The 12-acre site of a ratty apartment complex that was demolished a decade ago has found its new purpose.
Officially, High Oak Park becomes the city’s 91st park at a Nov. 15 dedication ceremony at the site, 2635 Wesley Drive in northwest Arlington.
But that’s old news to some of the residents of the surrounding neighborhoods, who are already enjoying the park.
“That’s a good sign,” said Scott Fairman, the city’s park operations manager. “Not that they’re supposed to be there, but it’s hard to keep people away when they’re excited to use the park.”
The main features of High Oak Park’s $300,000 first phase are a concrete trail, about four-tenths of a mile long, and a fence along the park perimeter, along with some landscaping. The construction included retaining walls to make the trail more accessible to disabled people, said De’Onna Garner, city parks planning manager.
The first phase was funded by the Arlington Tomorrow Foundation, the city’s repository for revenue it collects from leasing public land for drilling gas wells.
The city’s park master plan calls for future phases at High Oak to include a playground, pavilion and exercise stations, at a cost of about $250,000, said Matt Young, assistant director of park operations.
“The neighborhood was clear during the public involvement phase of the master plan development that they wanted to preserve as mush open space as possible for passive recreation,” Young said in an email. “We really do not anticipate any other improvements … except maybe some additional trees and landscaping.”
High Oak Park becomes part of the city’s total 4,710 acres of developed parks and future parkland. It still leaves the city a little short of the park acreage recommended by The Trust for Public Land, a 42-year-old nonprofit that develops parks and protects land for public use.
Arlington has 12.8 acres of parkland per 1,000 residents, compared with the recommended 14.1 acres, Garner said.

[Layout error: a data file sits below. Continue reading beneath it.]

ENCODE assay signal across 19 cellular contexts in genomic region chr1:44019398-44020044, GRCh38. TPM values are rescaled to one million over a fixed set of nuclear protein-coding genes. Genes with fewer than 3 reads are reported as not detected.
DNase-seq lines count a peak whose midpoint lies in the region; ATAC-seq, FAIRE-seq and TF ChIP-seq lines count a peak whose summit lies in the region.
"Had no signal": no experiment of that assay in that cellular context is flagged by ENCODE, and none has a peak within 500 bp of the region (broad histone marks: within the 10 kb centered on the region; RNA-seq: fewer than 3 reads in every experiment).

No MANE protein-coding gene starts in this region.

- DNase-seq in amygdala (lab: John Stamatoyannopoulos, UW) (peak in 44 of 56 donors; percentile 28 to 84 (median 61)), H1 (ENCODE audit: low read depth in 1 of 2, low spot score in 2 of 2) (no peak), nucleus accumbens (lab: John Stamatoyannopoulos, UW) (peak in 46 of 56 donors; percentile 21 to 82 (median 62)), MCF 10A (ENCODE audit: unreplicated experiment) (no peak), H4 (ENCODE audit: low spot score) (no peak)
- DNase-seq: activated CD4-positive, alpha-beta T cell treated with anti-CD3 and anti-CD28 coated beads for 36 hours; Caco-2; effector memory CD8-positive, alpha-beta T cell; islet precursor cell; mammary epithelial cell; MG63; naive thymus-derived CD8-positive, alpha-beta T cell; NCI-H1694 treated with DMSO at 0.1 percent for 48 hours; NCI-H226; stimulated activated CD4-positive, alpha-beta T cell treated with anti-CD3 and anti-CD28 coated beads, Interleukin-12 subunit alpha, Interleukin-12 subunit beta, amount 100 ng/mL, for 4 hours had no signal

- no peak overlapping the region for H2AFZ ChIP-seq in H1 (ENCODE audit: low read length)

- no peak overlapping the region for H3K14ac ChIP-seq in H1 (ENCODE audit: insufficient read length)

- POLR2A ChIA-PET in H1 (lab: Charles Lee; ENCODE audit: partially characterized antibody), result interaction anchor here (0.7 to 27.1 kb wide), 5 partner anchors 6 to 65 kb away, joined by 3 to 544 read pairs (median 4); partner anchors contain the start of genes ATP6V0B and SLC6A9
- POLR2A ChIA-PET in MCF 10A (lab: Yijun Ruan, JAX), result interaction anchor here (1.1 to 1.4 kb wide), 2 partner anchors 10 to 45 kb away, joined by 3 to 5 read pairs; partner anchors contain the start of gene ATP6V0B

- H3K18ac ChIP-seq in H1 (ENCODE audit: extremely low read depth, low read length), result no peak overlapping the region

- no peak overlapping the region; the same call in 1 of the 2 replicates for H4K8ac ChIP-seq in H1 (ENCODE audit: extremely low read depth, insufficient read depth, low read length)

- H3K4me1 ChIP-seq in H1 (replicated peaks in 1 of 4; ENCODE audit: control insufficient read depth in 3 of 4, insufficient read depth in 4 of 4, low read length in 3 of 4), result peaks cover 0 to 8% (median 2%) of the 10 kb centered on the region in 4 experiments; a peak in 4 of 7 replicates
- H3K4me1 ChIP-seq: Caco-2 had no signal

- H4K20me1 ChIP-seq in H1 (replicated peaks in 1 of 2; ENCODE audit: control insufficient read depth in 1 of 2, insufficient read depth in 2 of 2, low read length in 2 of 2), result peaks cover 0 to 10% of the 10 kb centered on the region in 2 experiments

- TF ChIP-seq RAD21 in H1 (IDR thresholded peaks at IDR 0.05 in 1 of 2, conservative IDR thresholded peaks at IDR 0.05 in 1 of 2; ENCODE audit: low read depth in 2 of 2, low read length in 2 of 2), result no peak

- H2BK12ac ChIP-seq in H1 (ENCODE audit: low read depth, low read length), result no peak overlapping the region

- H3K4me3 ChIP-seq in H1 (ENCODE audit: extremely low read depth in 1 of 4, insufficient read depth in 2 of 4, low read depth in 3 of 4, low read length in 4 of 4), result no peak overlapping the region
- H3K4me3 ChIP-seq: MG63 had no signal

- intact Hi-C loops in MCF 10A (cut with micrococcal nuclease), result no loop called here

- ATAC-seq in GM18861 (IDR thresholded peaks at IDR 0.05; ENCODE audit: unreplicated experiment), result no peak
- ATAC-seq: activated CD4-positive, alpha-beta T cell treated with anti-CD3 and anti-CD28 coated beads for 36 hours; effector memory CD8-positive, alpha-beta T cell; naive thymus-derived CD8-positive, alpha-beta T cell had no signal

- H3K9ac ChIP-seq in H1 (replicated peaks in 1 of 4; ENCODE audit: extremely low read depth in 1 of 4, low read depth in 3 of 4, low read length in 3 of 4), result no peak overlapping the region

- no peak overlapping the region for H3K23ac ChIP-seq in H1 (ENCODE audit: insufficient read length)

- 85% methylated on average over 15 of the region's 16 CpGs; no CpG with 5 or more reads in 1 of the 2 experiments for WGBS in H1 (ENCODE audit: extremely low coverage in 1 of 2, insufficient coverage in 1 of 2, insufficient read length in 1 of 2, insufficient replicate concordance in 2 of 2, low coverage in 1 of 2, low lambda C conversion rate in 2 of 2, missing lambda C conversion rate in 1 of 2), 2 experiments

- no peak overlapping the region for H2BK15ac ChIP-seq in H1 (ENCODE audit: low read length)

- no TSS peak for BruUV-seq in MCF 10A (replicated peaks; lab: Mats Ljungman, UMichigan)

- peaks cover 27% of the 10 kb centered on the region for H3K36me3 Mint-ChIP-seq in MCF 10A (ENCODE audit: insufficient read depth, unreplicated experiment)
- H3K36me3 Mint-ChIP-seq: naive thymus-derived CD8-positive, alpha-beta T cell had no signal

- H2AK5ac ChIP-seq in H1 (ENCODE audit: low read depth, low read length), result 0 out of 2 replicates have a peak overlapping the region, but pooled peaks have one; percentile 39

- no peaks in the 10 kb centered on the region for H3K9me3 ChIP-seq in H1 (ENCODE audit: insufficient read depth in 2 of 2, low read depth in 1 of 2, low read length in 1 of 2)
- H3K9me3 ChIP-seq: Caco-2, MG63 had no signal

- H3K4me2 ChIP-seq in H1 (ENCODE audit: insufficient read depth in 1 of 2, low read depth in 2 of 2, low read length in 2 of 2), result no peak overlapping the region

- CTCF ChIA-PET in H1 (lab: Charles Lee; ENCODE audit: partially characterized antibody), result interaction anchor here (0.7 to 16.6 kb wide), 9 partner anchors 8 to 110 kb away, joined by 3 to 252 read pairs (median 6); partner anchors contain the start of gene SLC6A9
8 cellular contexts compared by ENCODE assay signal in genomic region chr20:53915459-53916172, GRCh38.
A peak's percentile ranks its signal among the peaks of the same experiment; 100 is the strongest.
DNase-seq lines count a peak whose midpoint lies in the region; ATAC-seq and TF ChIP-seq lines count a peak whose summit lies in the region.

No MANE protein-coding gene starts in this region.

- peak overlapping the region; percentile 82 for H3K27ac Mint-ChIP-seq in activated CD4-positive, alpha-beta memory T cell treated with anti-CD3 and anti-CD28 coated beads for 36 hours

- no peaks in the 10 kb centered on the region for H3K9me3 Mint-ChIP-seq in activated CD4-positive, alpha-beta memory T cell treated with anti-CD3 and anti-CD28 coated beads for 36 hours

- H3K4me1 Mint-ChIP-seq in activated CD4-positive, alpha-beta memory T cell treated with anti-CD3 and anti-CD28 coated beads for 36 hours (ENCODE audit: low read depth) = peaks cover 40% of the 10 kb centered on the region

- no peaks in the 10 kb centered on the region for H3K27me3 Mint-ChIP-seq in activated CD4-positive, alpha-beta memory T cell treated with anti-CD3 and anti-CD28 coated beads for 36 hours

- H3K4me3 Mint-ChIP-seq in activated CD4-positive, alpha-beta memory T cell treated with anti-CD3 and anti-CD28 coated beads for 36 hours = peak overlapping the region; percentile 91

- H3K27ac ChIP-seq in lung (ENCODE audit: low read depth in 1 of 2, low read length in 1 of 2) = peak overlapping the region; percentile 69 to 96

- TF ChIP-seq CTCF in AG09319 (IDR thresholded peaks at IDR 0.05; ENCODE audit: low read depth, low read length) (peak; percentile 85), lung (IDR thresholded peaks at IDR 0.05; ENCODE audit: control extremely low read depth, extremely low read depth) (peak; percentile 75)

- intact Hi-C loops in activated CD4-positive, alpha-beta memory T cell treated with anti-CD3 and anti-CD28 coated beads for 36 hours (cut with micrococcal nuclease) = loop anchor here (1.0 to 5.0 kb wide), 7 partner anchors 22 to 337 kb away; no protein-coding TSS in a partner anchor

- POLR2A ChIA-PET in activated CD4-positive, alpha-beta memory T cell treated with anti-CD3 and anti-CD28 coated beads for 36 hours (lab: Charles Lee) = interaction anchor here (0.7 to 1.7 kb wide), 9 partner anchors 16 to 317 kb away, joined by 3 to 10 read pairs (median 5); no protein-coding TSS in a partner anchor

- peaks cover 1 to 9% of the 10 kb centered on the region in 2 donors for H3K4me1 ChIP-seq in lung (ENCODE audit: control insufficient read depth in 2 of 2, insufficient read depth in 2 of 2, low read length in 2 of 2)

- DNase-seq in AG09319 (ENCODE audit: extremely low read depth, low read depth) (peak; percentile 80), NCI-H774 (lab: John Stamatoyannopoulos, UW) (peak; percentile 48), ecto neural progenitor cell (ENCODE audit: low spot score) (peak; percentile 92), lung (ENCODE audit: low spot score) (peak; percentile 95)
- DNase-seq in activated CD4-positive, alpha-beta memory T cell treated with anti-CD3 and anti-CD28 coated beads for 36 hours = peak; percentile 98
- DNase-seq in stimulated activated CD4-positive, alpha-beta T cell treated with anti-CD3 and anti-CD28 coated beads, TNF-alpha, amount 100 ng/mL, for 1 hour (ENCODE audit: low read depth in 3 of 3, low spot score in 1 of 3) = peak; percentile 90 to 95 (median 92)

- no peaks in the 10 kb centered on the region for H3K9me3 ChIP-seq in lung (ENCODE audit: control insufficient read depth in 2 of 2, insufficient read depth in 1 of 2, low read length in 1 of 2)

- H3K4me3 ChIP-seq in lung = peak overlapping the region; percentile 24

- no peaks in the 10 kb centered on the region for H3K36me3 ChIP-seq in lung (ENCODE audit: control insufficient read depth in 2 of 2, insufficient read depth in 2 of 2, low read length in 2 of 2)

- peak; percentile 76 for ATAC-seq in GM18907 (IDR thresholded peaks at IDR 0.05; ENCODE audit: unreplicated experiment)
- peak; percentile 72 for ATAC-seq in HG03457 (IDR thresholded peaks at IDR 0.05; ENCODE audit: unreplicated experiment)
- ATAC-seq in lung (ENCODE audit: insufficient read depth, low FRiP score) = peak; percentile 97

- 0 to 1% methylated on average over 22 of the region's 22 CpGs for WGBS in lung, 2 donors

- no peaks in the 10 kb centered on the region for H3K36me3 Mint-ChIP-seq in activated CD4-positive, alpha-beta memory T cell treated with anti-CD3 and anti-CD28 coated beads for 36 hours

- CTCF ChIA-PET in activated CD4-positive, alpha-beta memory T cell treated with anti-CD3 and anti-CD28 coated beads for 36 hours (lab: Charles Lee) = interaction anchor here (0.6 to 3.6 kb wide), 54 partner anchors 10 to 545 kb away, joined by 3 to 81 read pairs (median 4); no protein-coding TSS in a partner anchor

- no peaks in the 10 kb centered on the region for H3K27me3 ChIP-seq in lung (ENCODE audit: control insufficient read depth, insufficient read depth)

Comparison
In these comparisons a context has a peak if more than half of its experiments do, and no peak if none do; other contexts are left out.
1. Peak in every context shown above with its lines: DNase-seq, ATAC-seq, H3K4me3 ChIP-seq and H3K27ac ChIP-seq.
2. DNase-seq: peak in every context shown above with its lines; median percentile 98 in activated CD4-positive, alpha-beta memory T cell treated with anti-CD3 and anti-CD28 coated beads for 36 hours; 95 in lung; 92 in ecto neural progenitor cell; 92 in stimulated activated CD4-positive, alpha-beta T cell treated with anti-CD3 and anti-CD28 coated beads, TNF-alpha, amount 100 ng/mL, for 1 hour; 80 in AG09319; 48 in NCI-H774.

“We’re looking at trying to increase our acres based on those numbers,” she said.
The city is seeking land to purchase in areas that are deficient in park space, using the standard of one neighborhood park within a half-mile of every neighborhood, Garner said.
High Oak Park has been a long time coming. The location, in the northwest corner of Bowen Road and Wesley Drive, was home to a 132-unit apartment complex that was built in 1970. In 2002 and 2003, the city received numerous complaints of code violations and crime, according to a city staff report.
“It was in horrible condition,” said David Zappasodi, executive director of the Arlington Housing Authority. “It contributed to a lot of crime and vandalism in the surrounding neighborhoods.”
High Oak Terrace Apartments failed city and federal inspections in 2003, and the tenants were relocated, which caused the property owners to default on their loan, the report said. The U.S. Department of Housing and Urban Development foreclosed in 2004 and sold the property to the city for a “nominal fee” later that year, and the city promptly demolished the complex, Zappasodi said.
But the deal came with strings. HUD rejected the city’s initial request to build a park and said it wanted whatever development the city pursued to have at least 132 housing units. So the city considered building another apartment complex.
“But I think that it’s safe to say that the surrounding neighborhood was not really supportive of a multifamily development on that site,” Zappasodi said.
The property sat dormant for several years until city officials took up the issue again and, during meetings with the neighborhood, began looking into single-family housing. HUD compromised, saying the city didn’t have to replace all living spaces on that site, as long as the remainder was replaced elsewhere in town.
“That was about the time the economy kind of tanked,” Garner said.
The city had recruited some residential developers to create concept plans for a single-family housing development on the site. But the recession deflated those plans.
“They’re in it for profit,” Zappasodi said. “They knew very well that there was no market for sales. So everything ground to a halt when that happened.”
In 2011, HUD relented on the park idea. “They were anxious to find a good working solution for [the neighborhood],” Zappasodi said.
“From the beginning that’s what the neighborhood wanted,” he said. “They wanted a park. It took years to get there, and now it’s about to become a reality. It’s exciting.”